How Much do You Know About the Real-Life War Heroics at Dunkirk?

HISTORY

By: John Miller

6 Min Quiz

Image: Wiki commons

About This Quiz

"Dunkirk" is now a Hollywood movie, but in real life, it was a miraculous World War II military operation that saved countless lives and deprived the Nazis of a bone-crushing victory. How much do you really know about Dunkirk?

The Miracle of Dunkirk was the largest _____ in military history.

Dunkirk marked the biggest evacuation ever in military history. With hundreds of thousands of men rescued from the grips of the Nazis, the Allies had time to catch their breath and ponder ways to liberate Europe.

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The evacuation of Dunkirk happened during which major conflict?

In May of 1940, the Nazi war machine was crushing the Allies in Europe, sending them reeling to the west. There was just one problem for the retreating Allies: the ocean was in the way.

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Where is Dunkirk located?

Dunkirk is a harbor town in northern France. The disheveled Allies huddled in Dunkirk as the Nazis bore down on them, praying for a miracle to save them.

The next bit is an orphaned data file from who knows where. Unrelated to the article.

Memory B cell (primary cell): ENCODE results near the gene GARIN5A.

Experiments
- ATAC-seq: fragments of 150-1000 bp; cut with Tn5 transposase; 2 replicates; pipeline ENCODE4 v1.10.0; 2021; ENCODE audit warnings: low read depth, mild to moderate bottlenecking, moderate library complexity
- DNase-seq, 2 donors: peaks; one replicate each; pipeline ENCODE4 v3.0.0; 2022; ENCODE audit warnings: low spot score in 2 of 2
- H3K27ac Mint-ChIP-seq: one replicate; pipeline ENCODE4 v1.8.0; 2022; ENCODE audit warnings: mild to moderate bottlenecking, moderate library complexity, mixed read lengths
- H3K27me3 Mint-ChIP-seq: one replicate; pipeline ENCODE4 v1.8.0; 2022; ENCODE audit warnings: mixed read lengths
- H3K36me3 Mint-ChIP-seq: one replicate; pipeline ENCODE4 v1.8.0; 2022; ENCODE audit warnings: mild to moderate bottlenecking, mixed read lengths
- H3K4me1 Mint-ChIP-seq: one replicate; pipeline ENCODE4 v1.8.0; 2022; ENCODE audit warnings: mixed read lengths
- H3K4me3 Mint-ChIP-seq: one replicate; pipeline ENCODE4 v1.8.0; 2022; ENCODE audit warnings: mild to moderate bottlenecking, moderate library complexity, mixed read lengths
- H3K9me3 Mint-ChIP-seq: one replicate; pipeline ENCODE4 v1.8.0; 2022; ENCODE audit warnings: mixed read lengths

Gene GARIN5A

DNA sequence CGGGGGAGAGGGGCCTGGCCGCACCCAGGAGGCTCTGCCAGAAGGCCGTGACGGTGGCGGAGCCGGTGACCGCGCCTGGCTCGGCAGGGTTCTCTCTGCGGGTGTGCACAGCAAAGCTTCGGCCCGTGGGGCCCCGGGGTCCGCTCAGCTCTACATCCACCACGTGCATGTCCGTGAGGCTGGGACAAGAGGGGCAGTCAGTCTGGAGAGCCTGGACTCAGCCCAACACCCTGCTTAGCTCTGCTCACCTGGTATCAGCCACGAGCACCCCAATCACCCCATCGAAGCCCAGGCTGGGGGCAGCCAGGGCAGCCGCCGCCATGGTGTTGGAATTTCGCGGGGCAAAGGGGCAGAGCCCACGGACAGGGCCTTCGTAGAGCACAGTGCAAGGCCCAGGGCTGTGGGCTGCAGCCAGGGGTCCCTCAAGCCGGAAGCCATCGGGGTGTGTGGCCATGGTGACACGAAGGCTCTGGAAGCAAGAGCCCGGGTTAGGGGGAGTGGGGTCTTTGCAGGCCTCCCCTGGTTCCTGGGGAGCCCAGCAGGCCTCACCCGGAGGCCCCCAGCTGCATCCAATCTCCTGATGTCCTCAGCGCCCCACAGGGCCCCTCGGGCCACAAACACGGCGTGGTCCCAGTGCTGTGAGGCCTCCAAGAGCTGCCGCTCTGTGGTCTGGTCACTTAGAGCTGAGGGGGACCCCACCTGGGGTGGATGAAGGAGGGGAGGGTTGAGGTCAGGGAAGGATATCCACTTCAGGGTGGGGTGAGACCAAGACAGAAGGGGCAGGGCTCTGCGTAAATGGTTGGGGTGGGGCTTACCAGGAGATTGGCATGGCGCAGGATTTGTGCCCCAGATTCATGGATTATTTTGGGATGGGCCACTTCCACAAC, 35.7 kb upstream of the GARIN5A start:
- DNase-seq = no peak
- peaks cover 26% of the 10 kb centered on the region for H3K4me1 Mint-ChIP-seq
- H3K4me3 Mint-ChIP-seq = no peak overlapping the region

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At Dunkirk, the Nazis cornered a huge contingent of men from the BEF. What's the BEF?

Early in the war, the British sent the British Expeditionary Force in a futile attempt to stop the Nazis from storming across Europe. But the BEF struggled against the Germans and was forced to withdraw.

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In early May 1940, the French were still relying on the Maginot Line to stop the Germans from entering France. What was the Maginot Line?

The Maginot Line was a formidable line of fortifications built by France in the '30s to stop a potential German invasion. Its huge fortresses were nearly impenetrable ... but the Germans simply went around them and sent French troops fleeing.

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The Germans launched many attacks westward in May 1940. What did the Dutch and Belgians do?

The Dutch and Belgians were forced to surrender in May. This fact gave the Germans a route around France's Maginot Line, all the better to fling the Allies back towards the Atlantic.

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What was the Phoney War?

After Germany invaded Poland in 1939, fighting mostly stopped, even though Germany and the Allies both declared war. It was the Phoney War...a deceptively quiet war that ended once Germany started attacks again in 1940.

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The Dunkirk operation was officially known as _______.